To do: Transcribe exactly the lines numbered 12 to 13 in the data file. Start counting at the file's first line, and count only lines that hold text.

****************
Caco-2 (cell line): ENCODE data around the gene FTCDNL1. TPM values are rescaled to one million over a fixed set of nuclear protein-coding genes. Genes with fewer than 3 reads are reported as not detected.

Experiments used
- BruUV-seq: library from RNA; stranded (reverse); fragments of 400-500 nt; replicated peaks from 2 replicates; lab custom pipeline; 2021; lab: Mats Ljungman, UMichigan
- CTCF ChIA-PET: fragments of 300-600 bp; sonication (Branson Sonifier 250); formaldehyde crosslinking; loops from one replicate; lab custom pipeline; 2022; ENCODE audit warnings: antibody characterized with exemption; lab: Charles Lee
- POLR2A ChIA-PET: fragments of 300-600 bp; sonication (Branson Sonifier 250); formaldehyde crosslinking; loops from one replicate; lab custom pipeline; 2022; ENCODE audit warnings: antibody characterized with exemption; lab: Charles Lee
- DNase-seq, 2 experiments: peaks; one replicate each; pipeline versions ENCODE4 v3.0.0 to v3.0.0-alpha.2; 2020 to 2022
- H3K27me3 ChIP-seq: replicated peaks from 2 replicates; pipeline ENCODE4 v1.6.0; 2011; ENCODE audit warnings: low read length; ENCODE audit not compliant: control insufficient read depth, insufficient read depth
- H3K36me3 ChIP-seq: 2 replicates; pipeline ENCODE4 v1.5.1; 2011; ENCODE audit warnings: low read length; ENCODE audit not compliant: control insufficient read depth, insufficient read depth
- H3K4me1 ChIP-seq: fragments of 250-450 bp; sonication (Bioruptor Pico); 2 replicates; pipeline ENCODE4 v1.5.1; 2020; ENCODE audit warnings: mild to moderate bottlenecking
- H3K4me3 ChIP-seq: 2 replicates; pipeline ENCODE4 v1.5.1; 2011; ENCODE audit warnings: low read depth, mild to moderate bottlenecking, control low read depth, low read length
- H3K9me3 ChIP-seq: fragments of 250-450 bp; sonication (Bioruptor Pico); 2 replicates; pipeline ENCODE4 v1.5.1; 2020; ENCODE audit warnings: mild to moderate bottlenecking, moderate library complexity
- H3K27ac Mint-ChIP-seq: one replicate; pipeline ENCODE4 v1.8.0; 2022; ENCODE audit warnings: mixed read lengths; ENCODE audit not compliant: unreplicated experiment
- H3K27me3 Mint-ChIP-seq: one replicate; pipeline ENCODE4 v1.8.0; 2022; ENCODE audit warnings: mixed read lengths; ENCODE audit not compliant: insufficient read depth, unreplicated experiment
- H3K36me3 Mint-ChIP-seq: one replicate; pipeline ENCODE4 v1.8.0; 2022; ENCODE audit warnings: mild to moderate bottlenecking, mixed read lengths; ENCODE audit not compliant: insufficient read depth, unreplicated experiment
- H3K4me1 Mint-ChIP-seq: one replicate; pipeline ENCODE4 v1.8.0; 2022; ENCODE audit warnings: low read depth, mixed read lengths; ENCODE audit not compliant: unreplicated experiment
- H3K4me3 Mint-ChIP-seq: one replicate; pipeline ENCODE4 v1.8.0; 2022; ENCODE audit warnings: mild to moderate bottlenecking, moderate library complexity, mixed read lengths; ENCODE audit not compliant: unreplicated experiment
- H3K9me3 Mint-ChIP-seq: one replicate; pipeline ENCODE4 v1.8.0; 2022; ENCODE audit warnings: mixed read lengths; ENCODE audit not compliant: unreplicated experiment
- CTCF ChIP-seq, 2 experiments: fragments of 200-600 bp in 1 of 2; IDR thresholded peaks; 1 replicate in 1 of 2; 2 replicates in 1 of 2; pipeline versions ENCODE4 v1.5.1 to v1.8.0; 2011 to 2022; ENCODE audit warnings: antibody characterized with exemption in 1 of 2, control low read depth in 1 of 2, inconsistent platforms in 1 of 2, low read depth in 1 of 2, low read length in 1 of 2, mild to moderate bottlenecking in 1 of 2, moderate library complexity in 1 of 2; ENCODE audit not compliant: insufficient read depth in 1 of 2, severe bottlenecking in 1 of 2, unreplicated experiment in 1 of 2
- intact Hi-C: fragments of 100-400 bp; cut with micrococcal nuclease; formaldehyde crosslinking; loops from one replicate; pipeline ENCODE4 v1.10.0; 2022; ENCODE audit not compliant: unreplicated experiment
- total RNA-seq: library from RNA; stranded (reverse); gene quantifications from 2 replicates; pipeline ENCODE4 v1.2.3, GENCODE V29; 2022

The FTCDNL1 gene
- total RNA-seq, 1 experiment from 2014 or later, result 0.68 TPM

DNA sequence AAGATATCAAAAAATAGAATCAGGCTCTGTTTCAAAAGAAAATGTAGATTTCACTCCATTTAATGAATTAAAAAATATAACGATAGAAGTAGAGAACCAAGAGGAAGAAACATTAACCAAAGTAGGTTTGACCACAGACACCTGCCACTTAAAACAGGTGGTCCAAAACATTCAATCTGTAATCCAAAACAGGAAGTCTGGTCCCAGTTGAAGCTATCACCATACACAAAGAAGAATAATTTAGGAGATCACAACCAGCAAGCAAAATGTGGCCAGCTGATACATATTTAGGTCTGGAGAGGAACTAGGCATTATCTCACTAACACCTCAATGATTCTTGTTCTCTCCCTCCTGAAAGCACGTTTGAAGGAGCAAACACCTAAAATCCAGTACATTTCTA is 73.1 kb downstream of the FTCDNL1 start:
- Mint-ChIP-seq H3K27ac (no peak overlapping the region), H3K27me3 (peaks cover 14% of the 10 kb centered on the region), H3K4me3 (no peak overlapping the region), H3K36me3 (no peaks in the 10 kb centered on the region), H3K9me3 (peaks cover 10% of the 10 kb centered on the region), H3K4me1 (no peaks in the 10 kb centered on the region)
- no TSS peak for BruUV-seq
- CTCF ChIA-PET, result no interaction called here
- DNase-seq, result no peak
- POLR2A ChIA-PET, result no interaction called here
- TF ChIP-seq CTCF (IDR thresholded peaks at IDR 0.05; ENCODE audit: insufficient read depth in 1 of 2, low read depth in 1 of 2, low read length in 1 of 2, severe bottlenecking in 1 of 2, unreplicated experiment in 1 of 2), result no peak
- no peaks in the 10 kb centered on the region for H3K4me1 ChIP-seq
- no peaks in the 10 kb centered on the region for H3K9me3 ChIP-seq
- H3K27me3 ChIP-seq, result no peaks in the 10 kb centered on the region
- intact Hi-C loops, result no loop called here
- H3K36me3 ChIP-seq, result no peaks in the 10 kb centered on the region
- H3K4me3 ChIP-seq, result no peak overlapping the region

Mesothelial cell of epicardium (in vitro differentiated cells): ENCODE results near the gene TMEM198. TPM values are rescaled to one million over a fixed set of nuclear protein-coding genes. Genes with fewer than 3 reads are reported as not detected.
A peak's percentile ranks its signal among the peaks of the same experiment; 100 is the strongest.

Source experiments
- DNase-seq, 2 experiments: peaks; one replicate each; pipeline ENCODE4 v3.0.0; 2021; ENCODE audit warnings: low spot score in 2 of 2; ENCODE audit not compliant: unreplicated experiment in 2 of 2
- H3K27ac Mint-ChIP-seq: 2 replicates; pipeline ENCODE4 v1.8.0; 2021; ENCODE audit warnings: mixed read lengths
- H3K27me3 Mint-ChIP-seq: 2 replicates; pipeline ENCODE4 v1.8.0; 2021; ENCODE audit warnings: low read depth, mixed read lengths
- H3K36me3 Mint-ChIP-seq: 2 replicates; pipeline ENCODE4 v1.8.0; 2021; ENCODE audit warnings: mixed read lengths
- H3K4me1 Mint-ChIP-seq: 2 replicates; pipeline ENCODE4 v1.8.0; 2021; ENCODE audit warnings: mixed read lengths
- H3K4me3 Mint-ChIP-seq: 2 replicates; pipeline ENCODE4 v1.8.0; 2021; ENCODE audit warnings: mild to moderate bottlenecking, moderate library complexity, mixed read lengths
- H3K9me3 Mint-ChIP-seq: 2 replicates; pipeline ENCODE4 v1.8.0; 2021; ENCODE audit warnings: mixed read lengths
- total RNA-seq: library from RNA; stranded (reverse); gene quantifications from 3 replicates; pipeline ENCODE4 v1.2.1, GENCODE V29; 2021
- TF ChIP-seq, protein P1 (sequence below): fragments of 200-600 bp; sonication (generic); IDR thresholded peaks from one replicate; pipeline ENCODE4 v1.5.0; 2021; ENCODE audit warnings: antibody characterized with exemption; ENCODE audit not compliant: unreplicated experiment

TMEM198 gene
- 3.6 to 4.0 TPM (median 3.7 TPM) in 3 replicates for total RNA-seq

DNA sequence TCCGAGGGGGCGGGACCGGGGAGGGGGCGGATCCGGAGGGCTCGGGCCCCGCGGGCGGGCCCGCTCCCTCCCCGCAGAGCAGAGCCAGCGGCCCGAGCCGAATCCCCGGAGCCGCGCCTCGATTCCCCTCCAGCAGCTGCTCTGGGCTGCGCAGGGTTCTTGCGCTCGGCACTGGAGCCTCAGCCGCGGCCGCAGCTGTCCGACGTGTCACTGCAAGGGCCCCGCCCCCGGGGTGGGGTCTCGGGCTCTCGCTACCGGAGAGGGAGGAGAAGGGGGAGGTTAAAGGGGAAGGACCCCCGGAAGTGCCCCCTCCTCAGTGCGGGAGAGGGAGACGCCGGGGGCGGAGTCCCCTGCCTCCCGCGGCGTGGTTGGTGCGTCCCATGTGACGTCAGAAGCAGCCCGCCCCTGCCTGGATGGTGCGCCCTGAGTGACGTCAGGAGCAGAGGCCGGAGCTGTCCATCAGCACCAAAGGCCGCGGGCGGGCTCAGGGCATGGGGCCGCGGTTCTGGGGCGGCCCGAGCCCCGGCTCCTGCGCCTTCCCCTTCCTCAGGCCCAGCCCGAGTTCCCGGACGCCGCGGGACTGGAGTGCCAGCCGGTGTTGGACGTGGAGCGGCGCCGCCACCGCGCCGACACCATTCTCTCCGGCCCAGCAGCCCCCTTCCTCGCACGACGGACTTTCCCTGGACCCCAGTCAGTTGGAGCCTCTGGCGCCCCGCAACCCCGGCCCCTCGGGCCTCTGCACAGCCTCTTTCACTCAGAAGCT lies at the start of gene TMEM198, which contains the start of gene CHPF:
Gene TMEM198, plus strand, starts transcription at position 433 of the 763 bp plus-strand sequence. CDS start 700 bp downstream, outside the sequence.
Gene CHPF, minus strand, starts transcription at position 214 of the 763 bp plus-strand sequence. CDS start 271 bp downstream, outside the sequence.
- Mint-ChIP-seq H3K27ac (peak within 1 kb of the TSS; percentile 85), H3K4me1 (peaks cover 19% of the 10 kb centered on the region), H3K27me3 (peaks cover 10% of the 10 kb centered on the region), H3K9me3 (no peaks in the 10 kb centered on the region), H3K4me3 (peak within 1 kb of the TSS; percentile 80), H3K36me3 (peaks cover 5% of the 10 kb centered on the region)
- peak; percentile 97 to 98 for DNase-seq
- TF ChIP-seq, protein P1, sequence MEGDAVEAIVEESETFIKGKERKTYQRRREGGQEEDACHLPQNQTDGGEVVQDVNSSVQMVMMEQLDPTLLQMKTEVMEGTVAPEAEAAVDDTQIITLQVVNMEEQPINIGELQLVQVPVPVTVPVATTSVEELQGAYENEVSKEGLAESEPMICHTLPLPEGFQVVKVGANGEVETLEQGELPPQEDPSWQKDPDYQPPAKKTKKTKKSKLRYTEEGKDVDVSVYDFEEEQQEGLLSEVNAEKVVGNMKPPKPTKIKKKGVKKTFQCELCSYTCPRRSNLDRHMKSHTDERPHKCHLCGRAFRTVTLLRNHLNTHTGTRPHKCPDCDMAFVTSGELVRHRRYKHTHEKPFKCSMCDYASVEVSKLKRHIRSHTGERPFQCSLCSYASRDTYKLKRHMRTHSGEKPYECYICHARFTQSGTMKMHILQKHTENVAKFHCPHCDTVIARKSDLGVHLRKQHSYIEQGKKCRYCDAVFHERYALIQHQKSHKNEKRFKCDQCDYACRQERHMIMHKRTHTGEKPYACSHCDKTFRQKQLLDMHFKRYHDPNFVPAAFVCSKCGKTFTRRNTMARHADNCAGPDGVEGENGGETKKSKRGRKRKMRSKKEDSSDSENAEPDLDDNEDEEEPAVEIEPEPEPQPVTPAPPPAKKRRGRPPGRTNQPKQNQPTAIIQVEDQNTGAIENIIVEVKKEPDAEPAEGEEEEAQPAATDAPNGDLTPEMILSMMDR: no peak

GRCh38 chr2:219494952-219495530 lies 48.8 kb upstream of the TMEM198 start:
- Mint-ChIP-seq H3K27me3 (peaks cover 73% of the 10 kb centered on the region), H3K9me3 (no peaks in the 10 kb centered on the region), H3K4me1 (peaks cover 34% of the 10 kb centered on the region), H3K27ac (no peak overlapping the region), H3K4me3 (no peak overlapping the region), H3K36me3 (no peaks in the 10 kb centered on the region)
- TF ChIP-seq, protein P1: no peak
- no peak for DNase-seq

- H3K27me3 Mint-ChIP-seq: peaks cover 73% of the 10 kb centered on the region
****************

- H3K27ac Mint-ChIP-seq: one replicate; pipeline ENCODE4 v1.8.0; 2022; ENCODE audit warnings: mixed read lengths; ENCODE audit not compliant: unreplicated experiment
- H3K27me3 Mint-ChIP-seq: one replicate; pipeline ENCODE4 v1.8.0; 2022; ENCODE audit warnings: mixed read lengths; ENCODE audit not compliant: insufficient read depth, unreplicated experiment